Tag Archives: 3-6

Summer Superheroes (Reblog)

This week, I am focusing on providing resources to “Squash the Summer Slide” as ReadWriteThink puts it.  Parents often ask me at this time of year for ideas to keep my students challenged over the summer, and here is one that would be great for students who enjoy writing.  

Summer Superheroes is a “Parent & After School Resource” on ReadWriteThink.  It offers an interesting twist to the concept of creating your own superhero by challenging the author to invent a superhero whose powers are somehow dependent on the warmest season of the year.  The detailed instructions for motivating the child and for helping him or her to develop the story include interactive resources on the ReadWriteThink site.  This would be a fun idea to share with parents, or to use in the last month of school – when everyone’s mind is on summer anyway!




In yesterday’s post, I stated that I would publish a post about the Vi Hart videos today.  However, I forgot that it is Friday.  Now, that my “Gifts for the Gifted” series is over until next holiday season, I would like to return to my Fun Friday posts.  So, I will “post”pone my Vi Hart post until Monday.

Several years ago, I purchased a book called GridWorks by ThinkFun.  It doesn’t look like ThinkFun still sells this book (although you can buy it for $21 on Amazon), but you can find GridWorks puzzles online, which is almost as good.  If you are looking to purchase something similar to GridWorks, I highly recommend another ThinkFun product, Chocolate Fix.

Both GridWorks and Chocolate Fix have 3X3 grids in which you have to place symbols (or pieces of chocolate) in certain cells based on the visual clues you are given.  In the easy levels, the clues are very explicit.  As you work your way through the levels the game, of course, increases in difficulty.

This link just give you puzzles 1-4.  But you can click here to get over 200 puzzles.  (Scroll to the bottom to get to the beginning.)

Enjoy, and have a great weekend!

Word Picture Brainteasers

Answer: “Hole in One”

I recently discovered this set of word picture brainteasers on the “Kids Pages” area of the National Institute of Environmental Health Sciences website.  If you make it to the bottom of the page, you will see a link for more, and the same link appears on the next page, and the next…  There is a seemingly endless amount of these puzzles available for eager students to solve.  But, if those are not enough, you also download the free app, “Rebuzzle”, on your iDevice to further challenge your kids.  Of course, some of the phrases are a bit outdated, so you may need to have the kids do a little research to find the meaning and the origin of some of the more archaic answers!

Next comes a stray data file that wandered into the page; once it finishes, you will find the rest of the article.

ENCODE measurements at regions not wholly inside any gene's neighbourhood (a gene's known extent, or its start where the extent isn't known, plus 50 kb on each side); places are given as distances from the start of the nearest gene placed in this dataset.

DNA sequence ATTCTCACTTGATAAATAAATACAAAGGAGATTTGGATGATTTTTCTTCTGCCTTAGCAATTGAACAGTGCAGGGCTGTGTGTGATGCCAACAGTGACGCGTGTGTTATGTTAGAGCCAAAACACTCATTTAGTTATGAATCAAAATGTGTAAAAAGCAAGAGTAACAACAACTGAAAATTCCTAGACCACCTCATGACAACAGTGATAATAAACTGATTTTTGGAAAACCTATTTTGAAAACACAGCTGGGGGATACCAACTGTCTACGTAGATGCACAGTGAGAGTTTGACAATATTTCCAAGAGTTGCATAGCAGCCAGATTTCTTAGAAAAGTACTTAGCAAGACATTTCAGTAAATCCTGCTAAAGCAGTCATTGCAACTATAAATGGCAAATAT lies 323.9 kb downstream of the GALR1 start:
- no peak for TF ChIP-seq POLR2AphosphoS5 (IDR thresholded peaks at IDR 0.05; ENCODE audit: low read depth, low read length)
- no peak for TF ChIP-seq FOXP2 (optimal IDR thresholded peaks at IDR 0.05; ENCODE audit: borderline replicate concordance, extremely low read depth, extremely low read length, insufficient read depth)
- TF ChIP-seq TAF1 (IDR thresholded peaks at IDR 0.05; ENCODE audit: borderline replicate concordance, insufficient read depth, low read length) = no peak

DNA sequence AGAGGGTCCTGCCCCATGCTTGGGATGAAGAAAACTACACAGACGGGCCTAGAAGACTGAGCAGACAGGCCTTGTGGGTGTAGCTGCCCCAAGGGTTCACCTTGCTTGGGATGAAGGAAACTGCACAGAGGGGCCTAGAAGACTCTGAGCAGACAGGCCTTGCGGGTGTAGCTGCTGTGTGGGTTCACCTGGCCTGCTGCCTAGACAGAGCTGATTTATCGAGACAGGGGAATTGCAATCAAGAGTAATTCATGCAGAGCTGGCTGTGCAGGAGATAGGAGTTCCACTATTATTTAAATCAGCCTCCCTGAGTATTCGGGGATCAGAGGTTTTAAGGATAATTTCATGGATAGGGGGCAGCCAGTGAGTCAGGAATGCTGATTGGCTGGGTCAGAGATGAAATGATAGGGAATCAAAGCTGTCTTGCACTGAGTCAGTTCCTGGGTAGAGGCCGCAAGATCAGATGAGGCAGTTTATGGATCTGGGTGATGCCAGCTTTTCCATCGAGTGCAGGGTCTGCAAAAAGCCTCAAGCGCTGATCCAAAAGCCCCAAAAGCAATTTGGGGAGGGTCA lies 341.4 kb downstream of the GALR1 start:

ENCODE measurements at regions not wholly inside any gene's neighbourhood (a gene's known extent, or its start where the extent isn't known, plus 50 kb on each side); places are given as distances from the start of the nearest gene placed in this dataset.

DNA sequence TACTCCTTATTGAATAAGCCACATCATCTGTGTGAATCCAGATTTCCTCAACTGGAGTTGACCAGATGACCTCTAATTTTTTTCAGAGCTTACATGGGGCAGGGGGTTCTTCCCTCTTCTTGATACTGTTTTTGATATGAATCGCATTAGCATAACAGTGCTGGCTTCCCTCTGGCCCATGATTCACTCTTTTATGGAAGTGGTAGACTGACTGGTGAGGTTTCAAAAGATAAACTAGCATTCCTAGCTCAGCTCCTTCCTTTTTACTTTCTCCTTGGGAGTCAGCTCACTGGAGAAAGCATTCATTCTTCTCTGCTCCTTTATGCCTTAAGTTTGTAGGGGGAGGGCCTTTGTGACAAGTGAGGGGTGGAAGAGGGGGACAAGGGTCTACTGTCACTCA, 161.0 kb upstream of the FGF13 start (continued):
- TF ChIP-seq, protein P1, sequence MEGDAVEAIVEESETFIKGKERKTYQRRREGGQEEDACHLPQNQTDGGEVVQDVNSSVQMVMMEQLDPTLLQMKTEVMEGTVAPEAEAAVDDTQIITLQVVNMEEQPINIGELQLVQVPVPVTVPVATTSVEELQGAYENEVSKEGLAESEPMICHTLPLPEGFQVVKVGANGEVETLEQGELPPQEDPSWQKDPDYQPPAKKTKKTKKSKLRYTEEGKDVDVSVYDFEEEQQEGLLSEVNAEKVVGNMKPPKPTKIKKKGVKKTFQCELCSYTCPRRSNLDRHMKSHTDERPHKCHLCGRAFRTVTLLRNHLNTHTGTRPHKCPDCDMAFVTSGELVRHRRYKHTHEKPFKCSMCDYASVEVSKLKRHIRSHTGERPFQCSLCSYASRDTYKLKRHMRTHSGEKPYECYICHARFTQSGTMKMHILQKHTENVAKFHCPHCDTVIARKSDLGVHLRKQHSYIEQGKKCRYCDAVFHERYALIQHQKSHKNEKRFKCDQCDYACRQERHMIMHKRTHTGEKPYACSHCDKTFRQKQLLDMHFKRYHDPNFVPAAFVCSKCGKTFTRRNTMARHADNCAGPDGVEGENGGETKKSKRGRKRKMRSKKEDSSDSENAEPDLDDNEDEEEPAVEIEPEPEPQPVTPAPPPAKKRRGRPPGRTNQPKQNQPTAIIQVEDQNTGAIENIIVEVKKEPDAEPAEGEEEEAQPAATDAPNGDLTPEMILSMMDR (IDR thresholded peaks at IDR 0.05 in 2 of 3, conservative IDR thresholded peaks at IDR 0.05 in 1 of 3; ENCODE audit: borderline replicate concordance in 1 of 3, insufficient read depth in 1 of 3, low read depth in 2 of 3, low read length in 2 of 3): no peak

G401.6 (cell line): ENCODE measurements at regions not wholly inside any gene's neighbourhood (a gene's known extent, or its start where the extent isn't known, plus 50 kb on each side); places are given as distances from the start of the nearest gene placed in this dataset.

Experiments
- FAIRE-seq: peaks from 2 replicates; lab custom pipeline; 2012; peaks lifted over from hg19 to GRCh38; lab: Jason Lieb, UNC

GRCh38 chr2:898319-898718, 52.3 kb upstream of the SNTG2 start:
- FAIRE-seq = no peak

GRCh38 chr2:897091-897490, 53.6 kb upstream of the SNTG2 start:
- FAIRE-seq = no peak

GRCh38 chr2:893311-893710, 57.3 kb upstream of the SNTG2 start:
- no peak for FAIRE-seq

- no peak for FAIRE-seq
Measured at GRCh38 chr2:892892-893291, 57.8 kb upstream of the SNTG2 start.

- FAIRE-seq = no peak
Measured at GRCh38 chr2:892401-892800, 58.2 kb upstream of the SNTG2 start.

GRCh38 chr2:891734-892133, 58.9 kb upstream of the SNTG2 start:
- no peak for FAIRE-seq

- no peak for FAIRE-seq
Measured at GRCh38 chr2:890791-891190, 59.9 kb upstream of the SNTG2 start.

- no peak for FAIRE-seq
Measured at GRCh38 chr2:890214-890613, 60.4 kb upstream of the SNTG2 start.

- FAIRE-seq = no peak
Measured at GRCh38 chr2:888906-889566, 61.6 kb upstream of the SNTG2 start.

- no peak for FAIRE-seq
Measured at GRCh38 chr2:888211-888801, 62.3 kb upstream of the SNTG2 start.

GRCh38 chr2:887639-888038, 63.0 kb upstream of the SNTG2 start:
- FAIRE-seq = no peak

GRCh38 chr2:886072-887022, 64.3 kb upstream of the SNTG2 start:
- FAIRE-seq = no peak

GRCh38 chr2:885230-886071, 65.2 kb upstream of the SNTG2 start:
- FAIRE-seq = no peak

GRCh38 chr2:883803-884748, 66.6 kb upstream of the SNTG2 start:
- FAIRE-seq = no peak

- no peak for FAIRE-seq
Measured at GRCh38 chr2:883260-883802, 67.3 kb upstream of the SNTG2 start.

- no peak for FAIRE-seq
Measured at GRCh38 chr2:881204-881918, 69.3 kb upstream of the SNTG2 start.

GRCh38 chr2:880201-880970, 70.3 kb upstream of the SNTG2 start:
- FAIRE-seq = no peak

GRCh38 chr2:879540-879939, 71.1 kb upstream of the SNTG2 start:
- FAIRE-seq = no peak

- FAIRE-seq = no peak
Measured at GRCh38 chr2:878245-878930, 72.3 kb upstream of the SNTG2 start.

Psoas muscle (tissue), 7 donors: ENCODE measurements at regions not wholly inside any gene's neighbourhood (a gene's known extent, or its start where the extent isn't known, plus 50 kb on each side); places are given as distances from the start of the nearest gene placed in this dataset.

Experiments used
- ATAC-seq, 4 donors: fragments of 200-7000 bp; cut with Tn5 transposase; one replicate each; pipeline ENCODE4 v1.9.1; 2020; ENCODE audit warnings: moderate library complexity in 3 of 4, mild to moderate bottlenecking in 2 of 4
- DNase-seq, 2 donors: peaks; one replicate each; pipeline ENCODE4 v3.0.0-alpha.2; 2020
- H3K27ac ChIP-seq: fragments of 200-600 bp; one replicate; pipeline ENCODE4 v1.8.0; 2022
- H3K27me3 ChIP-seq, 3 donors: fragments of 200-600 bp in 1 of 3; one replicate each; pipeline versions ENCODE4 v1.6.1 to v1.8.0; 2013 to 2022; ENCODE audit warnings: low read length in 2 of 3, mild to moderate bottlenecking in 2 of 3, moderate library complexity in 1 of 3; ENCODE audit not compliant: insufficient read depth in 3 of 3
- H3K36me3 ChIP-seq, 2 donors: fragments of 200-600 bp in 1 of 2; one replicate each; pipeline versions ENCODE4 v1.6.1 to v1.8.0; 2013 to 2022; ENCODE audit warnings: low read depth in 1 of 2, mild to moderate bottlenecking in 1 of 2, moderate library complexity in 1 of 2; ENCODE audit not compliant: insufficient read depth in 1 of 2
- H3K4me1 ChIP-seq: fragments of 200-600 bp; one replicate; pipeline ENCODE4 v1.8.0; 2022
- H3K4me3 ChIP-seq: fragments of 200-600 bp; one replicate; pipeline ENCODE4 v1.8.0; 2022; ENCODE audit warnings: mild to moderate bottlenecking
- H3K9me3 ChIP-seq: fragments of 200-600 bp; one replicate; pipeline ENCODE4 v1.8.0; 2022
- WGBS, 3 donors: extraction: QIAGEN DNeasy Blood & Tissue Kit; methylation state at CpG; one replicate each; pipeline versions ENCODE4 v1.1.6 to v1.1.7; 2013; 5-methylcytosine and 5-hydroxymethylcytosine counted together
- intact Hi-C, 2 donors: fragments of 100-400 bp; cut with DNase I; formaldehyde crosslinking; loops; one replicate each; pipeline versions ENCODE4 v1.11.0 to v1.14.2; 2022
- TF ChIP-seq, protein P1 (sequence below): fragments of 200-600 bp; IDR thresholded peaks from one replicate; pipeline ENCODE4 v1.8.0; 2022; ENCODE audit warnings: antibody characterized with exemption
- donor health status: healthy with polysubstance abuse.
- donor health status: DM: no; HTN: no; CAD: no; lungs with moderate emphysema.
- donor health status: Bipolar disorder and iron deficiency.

Inference Riddle Game

Inference Riddle Game is a site created by Phil Tulga that has 15 inference riddles.  The user can decide which riddle to work on by typing in a number, and can slowly add clues until he or she guesses the answer, types it in, and checks it.  This would be fun to play with the class when there is a small wait time for something.  When I play games like this with my students, I always ask them to justify their guesses.  They are also discouraged from “wild guesses” by being told they will be out of the game if they guess incorrectly.  Another way to use this site would be as a springboard for students to create their own riddles – perhaps using Powerpoint or another presentation option – that are related to something that is being studied.


Go on a Family Adventure!

National Geographic has an Education site that is in Beta right now.  Just in time for the summer, you can visit the site to play “Go on a Family Adventure!”  You can choose whether you would like to do a Land or Sea Adventure, which route you would like to take, and the difficulty level.  It’s a great way to practice your geography skills, see how long it typically takes to travel around the map, and to even see photographs of each of your destinations.

7 Hat Challenge: Master the Roles of the President

7 Hat Challenge is a game hosted by Scholastic News that allows the player to choose the difficulty level, and then try to earn 7 different presidential “hats” of responsibility.  This is a good interactive that allows the player to learn more about some of the Presidents of the United States and their many roles.  For a plethora of Presidents’ Day activities, check out the post where I found this one on “Technology Rocks.  Seriously.”

Word Sort

Word Sort is one of the many “brain games” offered by Lumosity.  In this particular one, cards are revealed one at a time.  Each card has a word on it, and the player must determine whether or not the card “follows the rule”.  At first, the player has to randomly guess, but should soon see a pattern in the words that fall into the rule-following pile.  Once the player is able to correctly classify 6 words in a row, he or she is eligible for the next level.  This is a good game for practicing vocabulary and logical reasoning.  It would also be  a neat idea to extend it further for higher level students by asking them to create their own games with words from the curriculum.